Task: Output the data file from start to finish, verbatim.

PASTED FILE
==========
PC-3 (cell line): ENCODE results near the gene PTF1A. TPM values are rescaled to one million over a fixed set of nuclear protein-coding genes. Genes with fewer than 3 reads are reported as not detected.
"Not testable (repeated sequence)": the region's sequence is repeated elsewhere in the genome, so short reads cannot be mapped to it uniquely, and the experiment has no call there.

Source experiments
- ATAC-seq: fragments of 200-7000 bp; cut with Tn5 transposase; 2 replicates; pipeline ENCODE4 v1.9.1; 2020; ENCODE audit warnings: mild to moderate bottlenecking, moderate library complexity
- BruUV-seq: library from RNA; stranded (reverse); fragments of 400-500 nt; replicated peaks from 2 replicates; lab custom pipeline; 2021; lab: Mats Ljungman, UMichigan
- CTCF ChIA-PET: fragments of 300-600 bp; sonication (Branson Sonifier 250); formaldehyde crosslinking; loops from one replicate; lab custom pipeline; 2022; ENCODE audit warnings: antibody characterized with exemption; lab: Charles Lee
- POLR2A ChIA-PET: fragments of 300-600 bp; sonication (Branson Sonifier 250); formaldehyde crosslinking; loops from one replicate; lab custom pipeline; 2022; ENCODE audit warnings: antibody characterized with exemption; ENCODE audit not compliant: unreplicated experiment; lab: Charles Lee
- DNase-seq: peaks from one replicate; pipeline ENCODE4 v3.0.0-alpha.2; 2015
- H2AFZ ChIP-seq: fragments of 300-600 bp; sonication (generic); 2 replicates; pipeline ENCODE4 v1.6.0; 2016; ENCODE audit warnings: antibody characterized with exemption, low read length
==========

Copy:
PC-3 (cell line): ENCODE results near the gene PTF1A. TPM values are rescaled to one million over a fixed set of nuclear protein-coding genes. Genes with fewer than 3 reads are reported as not detected.
"Not testable (repeated sequence)": the region's sequence is repeated elsewhere in the genome, so short reads cannot be mapped to it uniquely, and the experiment has no call there.

Source experiments
- ATAC-seq: fragments of 200-7000 bp; cut with Tn5 transposase; 2 replicates; pipeline ENCODE4 v1.9.1; 2020; ENCODE audit warnings: mild to moderate bottlenecking, moderate library complexity
- BruUV-seq: library from RNA; stranded (reverse); fragments of 400-500 nt; replicated peaks from 2 replicates; lab custom pipeline; 2021; lab: Mats Ljungman, UMichigan
- CTCF ChIA-PET: fragments of 300-600 bp; sonication (Branson Sonifier 250); formaldehyde crosslinking; loops from one replicate; lab custom pipeline; 2022; ENCODE audit warnings: antibody characterized with exemption; lab: Charles Lee
- POLR2A ChIA-PET: fragments of 300-600 bp; sonication (Branson Sonifier 250); formaldehyde crosslinking; loops from one replicate; lab custom pipeline; 2022; ENCODE audit warnings: antibody characterized with exemption; ENCODE audit not compliant: unreplicated experiment; lab: Charles Lee
- DNase-seq: peaks from one replicate; pipeline ENCODE4 v3.0.0-alpha.2; 2015
- H2AFZ ChIP-seq: fragments of 300-600 bp; sonication (generic); 2 replicates; pipeline ENCODE4 v1.6.0; 2016; ENCODE audit warnings: antibody characterized with exemption, low read length